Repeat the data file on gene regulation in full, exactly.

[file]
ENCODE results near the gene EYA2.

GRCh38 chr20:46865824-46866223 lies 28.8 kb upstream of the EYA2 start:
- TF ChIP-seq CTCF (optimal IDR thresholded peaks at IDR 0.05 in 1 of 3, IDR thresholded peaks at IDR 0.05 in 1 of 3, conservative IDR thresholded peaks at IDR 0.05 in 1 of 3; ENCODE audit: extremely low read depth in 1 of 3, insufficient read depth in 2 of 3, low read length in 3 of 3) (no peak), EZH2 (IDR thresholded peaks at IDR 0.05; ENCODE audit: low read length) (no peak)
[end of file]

ENCODE results near the gene EYA2.

GRCh38 chr20:46865824-46866223 lies 28.8 kb upstream of the EYA2 start:
- TF ChIP-seq CTCF (optimal IDR thresholded peaks at IDR 0.05 in 1 of 3, IDR thresholded peaks at IDR 0.05 in 1 of 3, conservative IDR thresholded peaks at IDR 0.05 in 1 of 3; ENCODE audit: extremely low read depth in 1 of 3, insufficient read depth in 2 of 3, low read length in 3 of 3) (no peak), EZH2 (IDR thresholded peaks at IDR 0.05; ENCODE audit: low read length) (no peak)